Below is a step by step guide on how to make a mould, making sugar glass and prop bottles. Our very own Michael J Warne followed these steps in his parents kitchen, so we’ll show you his result from this to show you how you can do this from the comfort of your own kitchen!

There is some cost involved to buy the mould-making silicone and release spray, but you will then have them to make breakaway bottles with as often as you like.

There are 2 similar guides we’re gonna follow:

https://www.instructables.com/id/Fake-glass-bottleSugar-glass/

https://www.youtube.com/watch?v=44SGDcOjZH8

The basic things you'll need for your mold

 We’re going to start by making the moulds. You'll need

1x 2 Litre bottle

1 x empty beer bottle, with all labels and glue removed

1x craft knife

2x trial units of Oomoo 25 silicon rubber mould making kit

Mould release Spray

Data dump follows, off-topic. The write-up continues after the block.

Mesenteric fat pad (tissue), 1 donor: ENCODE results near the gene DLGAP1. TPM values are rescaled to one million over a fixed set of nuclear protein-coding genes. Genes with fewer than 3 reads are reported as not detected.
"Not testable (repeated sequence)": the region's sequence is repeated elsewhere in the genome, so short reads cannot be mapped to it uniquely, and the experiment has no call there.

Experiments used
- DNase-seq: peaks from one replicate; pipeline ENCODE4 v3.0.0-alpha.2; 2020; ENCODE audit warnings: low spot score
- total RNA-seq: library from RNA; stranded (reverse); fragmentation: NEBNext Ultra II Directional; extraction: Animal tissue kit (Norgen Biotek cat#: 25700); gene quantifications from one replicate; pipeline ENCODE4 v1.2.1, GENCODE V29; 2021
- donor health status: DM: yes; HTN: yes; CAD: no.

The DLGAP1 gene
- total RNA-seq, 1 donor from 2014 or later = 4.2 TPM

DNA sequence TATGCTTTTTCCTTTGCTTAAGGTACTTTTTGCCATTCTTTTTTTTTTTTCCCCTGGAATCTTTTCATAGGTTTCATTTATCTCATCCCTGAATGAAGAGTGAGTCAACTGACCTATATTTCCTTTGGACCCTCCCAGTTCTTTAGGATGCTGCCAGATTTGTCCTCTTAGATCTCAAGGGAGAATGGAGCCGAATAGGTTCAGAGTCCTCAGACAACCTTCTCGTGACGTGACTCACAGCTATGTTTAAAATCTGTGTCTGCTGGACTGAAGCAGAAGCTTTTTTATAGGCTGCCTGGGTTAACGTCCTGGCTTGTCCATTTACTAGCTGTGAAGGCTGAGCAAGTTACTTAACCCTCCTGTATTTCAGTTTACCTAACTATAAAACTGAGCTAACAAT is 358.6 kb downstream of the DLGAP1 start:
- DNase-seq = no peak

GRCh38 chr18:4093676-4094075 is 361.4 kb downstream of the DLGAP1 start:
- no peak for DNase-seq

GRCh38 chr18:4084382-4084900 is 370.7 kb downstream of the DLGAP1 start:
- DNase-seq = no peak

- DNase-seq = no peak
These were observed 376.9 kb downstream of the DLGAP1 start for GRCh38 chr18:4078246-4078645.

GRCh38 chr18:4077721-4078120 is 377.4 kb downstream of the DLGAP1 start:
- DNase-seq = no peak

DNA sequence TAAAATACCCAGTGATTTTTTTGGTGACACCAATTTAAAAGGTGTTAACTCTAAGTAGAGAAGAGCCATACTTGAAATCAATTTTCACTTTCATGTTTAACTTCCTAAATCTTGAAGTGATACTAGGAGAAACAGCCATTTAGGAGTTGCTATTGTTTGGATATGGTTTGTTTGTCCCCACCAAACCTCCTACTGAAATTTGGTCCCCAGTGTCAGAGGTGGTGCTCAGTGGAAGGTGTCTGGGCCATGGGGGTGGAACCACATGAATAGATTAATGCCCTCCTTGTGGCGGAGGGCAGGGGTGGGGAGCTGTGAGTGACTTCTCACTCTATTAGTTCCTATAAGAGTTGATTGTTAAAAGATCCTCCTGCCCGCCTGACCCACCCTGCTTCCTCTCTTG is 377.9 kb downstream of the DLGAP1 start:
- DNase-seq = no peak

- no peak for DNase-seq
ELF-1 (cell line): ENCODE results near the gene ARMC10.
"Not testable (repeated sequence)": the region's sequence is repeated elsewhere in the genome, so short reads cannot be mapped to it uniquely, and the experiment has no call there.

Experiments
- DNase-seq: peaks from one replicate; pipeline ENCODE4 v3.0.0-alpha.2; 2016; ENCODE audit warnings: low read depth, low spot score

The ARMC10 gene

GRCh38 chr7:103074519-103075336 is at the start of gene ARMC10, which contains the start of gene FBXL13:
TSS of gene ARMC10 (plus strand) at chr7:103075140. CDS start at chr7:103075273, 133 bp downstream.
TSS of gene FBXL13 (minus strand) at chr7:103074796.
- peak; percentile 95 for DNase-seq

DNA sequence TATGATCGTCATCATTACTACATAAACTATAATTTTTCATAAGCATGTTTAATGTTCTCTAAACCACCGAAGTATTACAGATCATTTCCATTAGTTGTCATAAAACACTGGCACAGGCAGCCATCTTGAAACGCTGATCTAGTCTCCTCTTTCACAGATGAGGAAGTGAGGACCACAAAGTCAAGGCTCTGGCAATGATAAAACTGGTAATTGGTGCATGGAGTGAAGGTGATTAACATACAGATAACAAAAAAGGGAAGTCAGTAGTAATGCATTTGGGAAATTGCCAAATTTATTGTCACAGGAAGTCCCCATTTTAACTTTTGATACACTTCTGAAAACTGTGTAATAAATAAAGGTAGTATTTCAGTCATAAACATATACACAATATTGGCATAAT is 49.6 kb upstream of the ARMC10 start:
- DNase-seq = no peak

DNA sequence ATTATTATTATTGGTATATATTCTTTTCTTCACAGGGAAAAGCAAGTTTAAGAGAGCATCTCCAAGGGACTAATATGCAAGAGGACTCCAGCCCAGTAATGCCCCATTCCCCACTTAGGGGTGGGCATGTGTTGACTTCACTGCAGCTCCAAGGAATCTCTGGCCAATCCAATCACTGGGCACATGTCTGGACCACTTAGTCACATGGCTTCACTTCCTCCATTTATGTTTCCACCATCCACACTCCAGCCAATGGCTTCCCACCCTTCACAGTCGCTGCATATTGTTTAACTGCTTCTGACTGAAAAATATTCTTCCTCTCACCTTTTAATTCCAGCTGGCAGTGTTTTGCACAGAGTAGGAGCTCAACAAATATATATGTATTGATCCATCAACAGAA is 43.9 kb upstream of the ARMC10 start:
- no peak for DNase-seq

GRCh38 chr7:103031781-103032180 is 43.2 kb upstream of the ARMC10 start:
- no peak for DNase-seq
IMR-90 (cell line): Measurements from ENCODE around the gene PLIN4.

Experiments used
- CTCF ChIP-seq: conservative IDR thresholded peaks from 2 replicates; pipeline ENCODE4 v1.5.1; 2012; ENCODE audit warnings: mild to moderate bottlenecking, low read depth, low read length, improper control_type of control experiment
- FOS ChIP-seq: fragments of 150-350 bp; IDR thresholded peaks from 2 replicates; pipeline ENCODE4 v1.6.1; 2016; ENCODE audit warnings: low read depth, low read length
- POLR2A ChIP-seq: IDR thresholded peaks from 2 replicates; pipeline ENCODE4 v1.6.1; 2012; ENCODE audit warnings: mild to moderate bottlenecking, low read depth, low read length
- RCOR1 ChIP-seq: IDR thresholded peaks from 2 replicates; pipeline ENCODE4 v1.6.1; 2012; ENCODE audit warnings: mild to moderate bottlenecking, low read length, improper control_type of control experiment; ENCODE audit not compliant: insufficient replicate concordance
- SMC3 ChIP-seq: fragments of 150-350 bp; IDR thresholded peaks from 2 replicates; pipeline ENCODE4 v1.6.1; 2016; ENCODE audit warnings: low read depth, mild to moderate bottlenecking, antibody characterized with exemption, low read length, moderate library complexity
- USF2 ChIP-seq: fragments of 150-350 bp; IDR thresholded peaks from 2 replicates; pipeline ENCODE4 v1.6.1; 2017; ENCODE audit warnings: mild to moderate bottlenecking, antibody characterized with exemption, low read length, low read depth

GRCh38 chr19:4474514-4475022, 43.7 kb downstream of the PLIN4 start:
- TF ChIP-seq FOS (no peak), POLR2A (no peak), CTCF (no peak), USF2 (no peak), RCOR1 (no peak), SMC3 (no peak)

Mixing bowl

Glue gun

Paint stirrer

Stiff cardboard

Electrical, duct or gaffer tape

You start by carefully cutting the top off the 2 Litre bottle with the craft knife. The bottle needs to be empty (obviously) and dry, and have enough room either side of the bottle your casting a mould of (about an inch each side should be good). There also needs to be enough room to suspend the glass bottle inside the plastic one, with enough room on top to cover the top of it. Use your glass bottle to ensure you have the space inside the plastic bottle to make an effective mould.

Plastic bottle shell for mold